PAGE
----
Under normal circumstances, it helps to keep the blood pressure under control, the metabolism in balance, and reduce inflammation. When you are overly stressed, it can lead to emotional eating, cause cravings for high-calorie “comfort foods,” and even cause a disconnect in your hunger cues, making it hard for you to tell if you are really even hungry. Excess stress also makes your body produce too much cortisol, which causes it to store fat, which results in weight gain.

You May Be Drinking Too Much Alcohol

Studies have shown that drinking alcohol causes an increase in appetite. Additionally, it affects the section of the brain that regulates impulse control and rewards. This turns out to be a double-edged sword because not only is alcohol high in calories, it doesn’t fill you up and makes you feel even hungrier. So if you come home from work to your nightly cocktails, that may be why you’re always hungry at night.

You May Have A Medical Condition Or Are Taking Certain Medication

Certain conditions, such as diabetes, thyroid issues, or depression, can cause you to feel hungry all the time and lead to overeating. If you have wondered, “Why am I always hungry and tired?” and you are taking antidepressants or certain kinds of birth control pills, that may be your answer. There are several different medications that cause this type of side effect. You can speak to your doctor to find out if there is an alternative that can help you, or work with a weight loss professional to learn about ways to counteract these side effects.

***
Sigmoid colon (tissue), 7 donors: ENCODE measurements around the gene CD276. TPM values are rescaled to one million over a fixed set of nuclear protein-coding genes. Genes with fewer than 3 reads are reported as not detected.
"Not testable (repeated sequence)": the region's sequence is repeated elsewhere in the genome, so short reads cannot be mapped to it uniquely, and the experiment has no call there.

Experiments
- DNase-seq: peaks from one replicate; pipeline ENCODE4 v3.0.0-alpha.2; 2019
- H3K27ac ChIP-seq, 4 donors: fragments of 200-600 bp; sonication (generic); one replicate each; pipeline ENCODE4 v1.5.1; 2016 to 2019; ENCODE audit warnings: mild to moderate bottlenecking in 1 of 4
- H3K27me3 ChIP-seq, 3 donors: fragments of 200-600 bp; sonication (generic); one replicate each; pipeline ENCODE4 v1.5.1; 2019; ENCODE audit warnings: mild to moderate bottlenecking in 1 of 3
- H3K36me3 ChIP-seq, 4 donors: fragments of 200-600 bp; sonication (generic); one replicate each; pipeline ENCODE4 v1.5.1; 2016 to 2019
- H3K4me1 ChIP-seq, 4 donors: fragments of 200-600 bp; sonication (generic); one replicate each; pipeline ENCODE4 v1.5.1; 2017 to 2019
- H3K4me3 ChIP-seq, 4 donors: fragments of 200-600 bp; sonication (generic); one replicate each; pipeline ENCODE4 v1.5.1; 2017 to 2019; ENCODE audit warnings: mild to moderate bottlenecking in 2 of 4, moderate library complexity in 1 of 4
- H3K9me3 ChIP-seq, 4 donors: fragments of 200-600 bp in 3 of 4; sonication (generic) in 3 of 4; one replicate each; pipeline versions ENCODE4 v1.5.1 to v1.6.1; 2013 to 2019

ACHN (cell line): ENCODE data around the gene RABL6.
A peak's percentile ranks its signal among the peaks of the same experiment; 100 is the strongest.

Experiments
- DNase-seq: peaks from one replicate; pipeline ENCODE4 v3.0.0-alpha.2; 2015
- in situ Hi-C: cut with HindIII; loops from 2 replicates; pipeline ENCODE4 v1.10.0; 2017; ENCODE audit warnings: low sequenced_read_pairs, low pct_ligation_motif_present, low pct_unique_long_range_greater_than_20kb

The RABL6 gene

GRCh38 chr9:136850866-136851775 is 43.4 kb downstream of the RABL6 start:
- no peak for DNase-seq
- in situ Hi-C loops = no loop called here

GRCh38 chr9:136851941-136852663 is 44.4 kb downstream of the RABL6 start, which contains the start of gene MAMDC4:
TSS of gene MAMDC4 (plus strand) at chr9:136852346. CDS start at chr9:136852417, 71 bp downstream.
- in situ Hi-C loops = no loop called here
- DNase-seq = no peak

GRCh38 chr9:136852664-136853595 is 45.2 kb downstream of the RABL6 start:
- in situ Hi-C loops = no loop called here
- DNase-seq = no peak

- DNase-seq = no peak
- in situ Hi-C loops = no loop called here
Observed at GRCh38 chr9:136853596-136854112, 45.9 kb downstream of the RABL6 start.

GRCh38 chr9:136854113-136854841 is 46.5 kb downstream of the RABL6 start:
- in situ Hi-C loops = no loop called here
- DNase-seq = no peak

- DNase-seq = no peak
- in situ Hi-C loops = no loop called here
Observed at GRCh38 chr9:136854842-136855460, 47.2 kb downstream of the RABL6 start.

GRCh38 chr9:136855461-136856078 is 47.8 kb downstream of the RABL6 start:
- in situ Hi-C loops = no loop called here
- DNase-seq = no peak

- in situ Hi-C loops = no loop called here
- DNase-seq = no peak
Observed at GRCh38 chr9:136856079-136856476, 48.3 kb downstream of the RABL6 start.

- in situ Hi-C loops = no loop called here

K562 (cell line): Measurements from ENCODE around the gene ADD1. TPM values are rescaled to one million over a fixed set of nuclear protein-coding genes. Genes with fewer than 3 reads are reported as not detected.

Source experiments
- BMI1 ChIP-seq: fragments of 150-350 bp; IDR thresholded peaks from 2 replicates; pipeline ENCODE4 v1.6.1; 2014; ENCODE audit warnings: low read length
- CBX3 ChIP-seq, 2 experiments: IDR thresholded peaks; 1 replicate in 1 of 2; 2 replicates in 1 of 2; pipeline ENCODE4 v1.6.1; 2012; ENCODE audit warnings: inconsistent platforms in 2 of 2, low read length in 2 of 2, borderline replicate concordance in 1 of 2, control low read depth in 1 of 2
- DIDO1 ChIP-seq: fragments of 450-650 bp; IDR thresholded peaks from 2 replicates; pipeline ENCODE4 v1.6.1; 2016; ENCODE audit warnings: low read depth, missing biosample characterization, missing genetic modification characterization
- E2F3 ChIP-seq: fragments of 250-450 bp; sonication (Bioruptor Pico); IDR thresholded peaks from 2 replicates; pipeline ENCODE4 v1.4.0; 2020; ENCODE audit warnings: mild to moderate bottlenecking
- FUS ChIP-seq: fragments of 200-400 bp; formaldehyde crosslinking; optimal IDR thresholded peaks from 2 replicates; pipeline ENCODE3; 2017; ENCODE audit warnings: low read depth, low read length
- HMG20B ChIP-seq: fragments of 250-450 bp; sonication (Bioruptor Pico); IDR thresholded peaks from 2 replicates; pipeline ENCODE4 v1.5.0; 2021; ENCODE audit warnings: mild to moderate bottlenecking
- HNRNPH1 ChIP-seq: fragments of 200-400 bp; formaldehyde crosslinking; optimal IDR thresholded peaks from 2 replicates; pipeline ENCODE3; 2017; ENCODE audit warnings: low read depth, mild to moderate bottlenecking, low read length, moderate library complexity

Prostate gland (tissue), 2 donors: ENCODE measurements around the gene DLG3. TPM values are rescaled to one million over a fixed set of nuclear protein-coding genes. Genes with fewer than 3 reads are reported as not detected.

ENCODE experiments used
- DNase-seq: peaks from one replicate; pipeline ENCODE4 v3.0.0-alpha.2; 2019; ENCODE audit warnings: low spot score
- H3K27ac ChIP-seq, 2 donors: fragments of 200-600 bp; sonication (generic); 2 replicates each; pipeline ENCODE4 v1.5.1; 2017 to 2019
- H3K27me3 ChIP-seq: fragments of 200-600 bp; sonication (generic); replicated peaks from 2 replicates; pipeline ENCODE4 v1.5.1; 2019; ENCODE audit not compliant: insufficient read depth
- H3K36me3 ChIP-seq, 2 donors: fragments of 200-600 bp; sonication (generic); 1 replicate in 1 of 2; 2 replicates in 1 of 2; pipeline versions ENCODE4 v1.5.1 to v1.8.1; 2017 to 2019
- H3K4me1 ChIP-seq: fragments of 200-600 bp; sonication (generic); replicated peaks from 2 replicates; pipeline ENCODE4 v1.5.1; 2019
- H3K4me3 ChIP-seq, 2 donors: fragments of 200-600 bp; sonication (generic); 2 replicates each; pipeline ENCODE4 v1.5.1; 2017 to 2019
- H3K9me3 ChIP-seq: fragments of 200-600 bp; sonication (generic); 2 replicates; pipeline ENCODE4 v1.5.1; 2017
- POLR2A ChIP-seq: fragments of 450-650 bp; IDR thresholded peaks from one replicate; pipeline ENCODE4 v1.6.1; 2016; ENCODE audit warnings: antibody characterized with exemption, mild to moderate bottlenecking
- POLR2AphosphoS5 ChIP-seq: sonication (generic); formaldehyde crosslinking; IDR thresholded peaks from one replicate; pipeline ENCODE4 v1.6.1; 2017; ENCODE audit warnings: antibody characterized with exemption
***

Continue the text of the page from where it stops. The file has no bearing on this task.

You May Be Eating Too Fast Or Not Paying Attention To Eating

Studies have shown a possible link between eating too fast and still feeling hungry. The study explained that chewing slowly helped to give the brain more time to get the message that you were full and release the hormones into your system to signal that you were full. You have probably heard about mindful eating, which is the practice of fully immersing yourself in the experience of eating. This means you are not doing anything else while you are eating, such as watching television, scrolling on your phone, reading, etc. When we eat without paying attention, we may not even remember eating, so we still feel like we are hungry.